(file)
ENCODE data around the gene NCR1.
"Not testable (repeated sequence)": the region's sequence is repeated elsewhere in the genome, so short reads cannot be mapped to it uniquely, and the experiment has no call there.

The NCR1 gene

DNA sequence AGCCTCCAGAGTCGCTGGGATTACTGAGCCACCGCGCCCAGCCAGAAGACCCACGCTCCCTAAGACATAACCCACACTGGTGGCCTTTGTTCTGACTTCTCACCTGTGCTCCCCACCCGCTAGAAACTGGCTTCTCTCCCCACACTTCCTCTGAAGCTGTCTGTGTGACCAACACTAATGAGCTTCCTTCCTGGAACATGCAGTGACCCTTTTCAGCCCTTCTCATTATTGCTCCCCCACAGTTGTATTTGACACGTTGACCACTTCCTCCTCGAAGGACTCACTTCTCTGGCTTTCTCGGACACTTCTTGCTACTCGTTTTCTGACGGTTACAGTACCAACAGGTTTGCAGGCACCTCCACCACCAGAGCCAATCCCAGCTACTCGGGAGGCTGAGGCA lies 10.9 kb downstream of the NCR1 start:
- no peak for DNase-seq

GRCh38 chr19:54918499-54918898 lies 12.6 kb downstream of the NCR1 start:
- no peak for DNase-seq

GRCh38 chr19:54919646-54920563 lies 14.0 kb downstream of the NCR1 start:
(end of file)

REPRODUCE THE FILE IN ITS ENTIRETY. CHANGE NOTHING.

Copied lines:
ENCODE data around the gene NCR1.
"Not testable (repeated sequence)": the region's sequence is repeated elsewhere in the genome, so short reads cannot be mapped to it uniquely, and the experiment has no call there.

The NCR1 gene

DNA sequence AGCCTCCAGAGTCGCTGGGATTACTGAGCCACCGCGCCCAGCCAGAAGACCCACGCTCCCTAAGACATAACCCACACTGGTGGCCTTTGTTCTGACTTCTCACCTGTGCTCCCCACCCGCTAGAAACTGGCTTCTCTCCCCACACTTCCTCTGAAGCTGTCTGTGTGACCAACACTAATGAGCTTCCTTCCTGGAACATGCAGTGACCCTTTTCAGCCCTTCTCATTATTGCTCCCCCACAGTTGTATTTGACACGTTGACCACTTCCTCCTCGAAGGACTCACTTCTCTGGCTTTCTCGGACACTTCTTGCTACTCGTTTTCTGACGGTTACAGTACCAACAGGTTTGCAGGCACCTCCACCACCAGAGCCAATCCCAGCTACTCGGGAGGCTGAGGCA lies 10.9 kb downstream of the NCR1 start:
- no peak for DNase-seq

GRCh38 chr19:54918499-54918898 lies 12.6 kb downstream of the NCR1 start:
- no peak for DNase-seq

GRCh38 chr19:54919646-54920563 lies 14.0 kb downstream of the NCR1 start: